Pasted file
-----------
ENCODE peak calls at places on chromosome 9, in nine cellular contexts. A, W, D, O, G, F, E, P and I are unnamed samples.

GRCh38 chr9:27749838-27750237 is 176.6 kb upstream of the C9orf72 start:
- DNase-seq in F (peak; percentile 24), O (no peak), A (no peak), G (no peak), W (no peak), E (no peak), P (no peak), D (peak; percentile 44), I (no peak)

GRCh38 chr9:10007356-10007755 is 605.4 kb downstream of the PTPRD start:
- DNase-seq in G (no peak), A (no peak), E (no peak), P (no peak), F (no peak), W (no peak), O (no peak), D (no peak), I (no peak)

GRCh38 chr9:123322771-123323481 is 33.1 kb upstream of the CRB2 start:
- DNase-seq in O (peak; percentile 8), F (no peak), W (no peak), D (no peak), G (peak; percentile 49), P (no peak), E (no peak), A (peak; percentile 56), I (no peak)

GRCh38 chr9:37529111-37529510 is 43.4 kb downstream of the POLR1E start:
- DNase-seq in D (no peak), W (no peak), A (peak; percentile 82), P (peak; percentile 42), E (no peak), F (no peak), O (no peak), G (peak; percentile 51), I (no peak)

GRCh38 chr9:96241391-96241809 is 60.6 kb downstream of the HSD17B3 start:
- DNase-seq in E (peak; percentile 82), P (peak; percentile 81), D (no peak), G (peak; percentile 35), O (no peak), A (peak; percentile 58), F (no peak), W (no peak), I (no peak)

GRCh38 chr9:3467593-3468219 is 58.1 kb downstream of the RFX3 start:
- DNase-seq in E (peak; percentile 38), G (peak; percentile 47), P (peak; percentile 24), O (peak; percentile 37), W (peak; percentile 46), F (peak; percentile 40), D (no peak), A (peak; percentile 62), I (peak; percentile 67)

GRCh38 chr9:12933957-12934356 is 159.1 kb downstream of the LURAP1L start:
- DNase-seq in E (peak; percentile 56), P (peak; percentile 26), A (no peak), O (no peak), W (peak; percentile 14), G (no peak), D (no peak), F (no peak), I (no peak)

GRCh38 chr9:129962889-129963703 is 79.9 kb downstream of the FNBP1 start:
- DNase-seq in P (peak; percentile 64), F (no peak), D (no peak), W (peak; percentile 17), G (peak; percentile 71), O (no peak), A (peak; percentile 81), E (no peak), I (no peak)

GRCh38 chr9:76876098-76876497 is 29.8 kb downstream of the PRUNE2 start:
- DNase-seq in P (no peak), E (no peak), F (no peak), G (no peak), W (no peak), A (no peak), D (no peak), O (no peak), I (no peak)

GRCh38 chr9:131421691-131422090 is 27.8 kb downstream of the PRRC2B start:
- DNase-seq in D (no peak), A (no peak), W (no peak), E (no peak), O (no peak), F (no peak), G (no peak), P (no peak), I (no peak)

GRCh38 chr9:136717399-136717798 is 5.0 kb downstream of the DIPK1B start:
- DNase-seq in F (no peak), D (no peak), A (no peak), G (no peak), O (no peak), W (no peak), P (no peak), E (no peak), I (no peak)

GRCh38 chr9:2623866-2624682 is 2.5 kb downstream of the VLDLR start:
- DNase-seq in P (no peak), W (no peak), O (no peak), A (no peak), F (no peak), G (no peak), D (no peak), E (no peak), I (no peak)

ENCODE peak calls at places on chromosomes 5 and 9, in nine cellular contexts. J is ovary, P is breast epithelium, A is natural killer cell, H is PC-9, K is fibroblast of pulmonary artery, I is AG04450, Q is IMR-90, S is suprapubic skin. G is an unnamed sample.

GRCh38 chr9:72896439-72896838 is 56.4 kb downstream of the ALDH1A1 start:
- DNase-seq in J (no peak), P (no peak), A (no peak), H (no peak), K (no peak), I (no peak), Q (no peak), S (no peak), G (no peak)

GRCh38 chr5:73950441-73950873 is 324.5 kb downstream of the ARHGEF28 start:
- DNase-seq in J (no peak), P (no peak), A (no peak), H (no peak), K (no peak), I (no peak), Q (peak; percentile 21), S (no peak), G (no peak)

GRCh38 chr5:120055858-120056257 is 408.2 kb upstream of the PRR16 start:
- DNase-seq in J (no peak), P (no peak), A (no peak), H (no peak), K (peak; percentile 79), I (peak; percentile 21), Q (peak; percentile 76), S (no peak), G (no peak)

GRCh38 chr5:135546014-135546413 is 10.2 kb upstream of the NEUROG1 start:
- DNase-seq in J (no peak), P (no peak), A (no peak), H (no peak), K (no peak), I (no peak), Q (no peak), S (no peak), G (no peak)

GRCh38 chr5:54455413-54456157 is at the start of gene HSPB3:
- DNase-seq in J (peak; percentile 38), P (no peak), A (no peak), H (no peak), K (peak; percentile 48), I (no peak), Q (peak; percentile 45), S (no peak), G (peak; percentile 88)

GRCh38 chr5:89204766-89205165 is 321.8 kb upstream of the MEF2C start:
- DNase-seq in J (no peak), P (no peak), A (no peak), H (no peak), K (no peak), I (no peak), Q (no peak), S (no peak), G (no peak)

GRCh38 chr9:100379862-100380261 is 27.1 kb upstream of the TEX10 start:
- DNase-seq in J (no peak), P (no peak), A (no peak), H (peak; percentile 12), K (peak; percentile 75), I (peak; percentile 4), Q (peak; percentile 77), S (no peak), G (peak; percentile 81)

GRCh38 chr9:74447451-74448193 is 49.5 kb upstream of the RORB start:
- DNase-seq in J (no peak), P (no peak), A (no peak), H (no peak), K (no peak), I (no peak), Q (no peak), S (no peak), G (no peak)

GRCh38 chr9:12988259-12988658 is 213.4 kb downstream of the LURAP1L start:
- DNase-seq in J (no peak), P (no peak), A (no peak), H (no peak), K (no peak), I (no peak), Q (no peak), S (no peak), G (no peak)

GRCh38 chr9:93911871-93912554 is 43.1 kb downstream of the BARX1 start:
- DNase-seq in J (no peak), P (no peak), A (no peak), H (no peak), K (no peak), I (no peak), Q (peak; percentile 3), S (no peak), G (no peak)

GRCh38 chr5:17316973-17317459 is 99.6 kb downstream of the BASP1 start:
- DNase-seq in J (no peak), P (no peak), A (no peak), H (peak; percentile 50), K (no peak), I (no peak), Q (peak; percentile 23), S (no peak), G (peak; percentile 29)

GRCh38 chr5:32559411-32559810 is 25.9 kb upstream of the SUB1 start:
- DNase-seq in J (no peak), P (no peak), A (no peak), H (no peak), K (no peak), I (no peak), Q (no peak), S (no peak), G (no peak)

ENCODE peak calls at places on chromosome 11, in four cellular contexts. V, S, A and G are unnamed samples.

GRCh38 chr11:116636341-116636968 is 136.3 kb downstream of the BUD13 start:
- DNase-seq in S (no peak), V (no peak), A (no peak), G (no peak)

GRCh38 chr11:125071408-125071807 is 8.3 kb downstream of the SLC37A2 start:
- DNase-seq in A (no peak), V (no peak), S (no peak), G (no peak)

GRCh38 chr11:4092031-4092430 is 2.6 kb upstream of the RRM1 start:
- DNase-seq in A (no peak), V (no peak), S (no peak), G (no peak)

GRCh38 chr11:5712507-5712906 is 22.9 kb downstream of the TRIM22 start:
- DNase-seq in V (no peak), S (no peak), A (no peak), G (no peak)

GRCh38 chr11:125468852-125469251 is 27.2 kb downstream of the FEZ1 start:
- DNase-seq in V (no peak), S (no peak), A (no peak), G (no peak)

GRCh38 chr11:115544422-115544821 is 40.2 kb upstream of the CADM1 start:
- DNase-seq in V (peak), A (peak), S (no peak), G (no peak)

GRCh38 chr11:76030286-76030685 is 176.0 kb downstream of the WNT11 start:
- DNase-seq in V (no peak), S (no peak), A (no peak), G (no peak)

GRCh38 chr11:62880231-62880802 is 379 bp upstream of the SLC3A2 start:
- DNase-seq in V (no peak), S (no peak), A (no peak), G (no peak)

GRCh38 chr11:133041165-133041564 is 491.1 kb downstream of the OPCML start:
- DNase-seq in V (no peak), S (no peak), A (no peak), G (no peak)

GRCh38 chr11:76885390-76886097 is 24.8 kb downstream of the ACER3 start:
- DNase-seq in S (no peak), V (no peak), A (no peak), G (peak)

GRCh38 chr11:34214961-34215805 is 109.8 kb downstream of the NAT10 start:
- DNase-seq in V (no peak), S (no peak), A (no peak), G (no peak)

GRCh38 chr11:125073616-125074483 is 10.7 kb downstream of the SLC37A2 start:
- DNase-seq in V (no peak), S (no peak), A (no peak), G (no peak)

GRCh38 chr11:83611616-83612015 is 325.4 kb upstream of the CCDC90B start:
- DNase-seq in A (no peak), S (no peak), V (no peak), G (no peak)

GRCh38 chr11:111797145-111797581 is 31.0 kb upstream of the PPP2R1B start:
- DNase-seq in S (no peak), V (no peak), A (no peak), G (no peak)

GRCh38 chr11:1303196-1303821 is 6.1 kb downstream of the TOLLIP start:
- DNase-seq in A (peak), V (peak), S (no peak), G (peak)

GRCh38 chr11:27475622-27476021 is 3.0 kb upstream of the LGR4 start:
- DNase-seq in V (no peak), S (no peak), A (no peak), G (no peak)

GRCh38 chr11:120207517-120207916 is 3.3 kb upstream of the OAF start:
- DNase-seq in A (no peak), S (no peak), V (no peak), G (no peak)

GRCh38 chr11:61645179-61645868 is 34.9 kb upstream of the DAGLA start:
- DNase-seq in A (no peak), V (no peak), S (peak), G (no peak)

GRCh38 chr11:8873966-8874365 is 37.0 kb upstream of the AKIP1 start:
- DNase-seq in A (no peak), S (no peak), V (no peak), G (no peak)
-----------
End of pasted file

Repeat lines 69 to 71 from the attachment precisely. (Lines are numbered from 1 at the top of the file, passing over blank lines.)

- DNase-seq in V (no peak), S (no peak), A (no peak), G (no peak)

GRCh38 chr11:76885390-76886097 is 24.8 kb downstream of the ACER3 start:
- DNase-seq in S (no peak), V (no peak), A (no peak), G (peak)